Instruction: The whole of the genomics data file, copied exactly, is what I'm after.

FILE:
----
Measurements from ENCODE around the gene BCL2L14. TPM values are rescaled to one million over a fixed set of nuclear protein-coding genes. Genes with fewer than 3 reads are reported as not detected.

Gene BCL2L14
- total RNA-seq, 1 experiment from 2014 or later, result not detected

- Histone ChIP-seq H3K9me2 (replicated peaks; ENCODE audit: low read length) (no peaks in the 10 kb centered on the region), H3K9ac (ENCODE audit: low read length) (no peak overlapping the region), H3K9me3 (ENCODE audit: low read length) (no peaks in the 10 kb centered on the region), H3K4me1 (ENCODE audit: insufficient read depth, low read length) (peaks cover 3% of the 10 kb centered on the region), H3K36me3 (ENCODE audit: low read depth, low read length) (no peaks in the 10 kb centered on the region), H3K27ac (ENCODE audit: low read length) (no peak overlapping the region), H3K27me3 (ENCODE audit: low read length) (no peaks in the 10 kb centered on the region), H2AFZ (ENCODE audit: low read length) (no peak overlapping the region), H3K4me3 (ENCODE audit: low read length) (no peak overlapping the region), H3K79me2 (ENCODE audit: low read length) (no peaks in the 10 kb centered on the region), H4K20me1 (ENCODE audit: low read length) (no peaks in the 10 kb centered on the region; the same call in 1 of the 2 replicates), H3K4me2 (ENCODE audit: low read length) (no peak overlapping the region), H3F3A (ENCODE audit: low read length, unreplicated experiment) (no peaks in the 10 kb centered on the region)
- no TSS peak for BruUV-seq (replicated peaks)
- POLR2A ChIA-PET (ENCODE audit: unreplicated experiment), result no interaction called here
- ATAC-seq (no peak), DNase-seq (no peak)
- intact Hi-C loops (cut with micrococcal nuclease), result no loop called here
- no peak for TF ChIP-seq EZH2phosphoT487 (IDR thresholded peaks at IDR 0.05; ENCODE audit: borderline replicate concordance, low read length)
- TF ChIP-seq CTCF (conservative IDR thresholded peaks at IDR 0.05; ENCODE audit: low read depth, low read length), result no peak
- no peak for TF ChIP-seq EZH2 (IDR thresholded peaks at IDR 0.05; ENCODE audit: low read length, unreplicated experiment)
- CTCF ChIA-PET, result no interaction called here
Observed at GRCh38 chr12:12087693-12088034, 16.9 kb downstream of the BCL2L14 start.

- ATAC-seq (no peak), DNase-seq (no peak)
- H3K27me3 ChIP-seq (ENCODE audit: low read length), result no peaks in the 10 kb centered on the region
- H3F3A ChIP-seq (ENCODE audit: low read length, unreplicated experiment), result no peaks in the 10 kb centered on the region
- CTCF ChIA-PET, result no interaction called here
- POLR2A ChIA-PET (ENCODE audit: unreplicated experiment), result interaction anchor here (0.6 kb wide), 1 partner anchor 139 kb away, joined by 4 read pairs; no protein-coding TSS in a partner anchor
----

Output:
Measurements from ENCODE around the gene BCL2L14. TPM values are rescaled to one million over a fixed set of nuclear protein-coding genes. Genes with fewer than 3 reads are reported as not detected.

Gene BCL2L14
- total RNA-seq, 1 experiment from 2014 or later, result not detected

- Histone ChIP-seq H3K9me2 (replicated peaks; ENCODE audit: low read length) (no peaks in the 10 kb centered on the region), H3K9ac (ENCODE audit: low read length) (no peak overlapping the region), H3K9me3 (ENCODE audit: low read length) (no peaks in the 10 kb centered on the region), H3K4me1 (ENCODE audit: insufficient read depth, low read length) (peaks cover 3% of the 10 kb centered on the region), H3K36me3 (ENCODE audit: low read depth, low read length) (no peaks in the 10 kb centered on the region), H3K27ac (ENCODE audit: low read length) (no peak overlapping the region), H3K27me3 (ENCODE audit: low read length) (no peaks in the 10 kb centered on the region), H2AFZ (ENCODE audit: low read length) (no peak overlapping the region), H3K4me3 (ENCODE audit: low read length) (no peak overlapping the region), H3K79me2 (ENCODE audit: low read length) (no peaks in the 10 kb centered on the region), H4K20me1 (ENCODE audit: low read length) (no peaks in the 10 kb centered on the region; the same call in 1 of the 2 replicates), H3K4me2 (ENCODE audit: low read length) (no peak overlapping the region), H3F3A (ENCODE audit: low read length, unreplicated experiment) (no peaks in the 10 kb centered on the region)
- no TSS peak for BruUV-seq (replicated peaks)
- POLR2A ChIA-PET (ENCODE audit: unreplicated experiment), result no interaction called here
- ATAC-seq (no peak), DNase-seq (no peak)
- intact Hi-C loops (cut with micrococcal nuclease), result no loop called here
- no peak for TF ChIP-seq EZH2phosphoT487 (IDR thresholded peaks at IDR 0.05; ENCODE audit: borderline replicate concordance, low read length)
- TF ChIP-seq CTCF (conservative IDR thresholded peaks at IDR 0.05; ENCODE audit: low read depth, low read length), result no peak
- no peak for TF ChIP-seq EZH2 (IDR thresholded peaks at IDR 0.05; ENCODE audit: low read length, unreplicated experiment)
- CTCF ChIA-PET, result no interaction called here
Observed at GRCh38 chr12:12087693-12088034, 16.9 kb downstream of the BCL2L14 start.

- ATAC-seq (no peak), DNase-seq (no peak)
- H3K27me3 ChIP-seq (ENCODE audit: low read length), result no peaks in the 10 kb centered on the region
- H3F3A ChIP-seq (ENCODE audit: low read length, unreplicated experiment), result no peaks in the 10 kb centered on the region
- CTCF ChIA-PET, result no interaction called here
- POLR2A ChIA-PET (ENCODE audit: unreplicated experiment), result interaction anchor here (0.6 kb wide), 1 partner anchor 139 kb away, joined by 4 read pairs; no protein-coding TSS in a partner anchor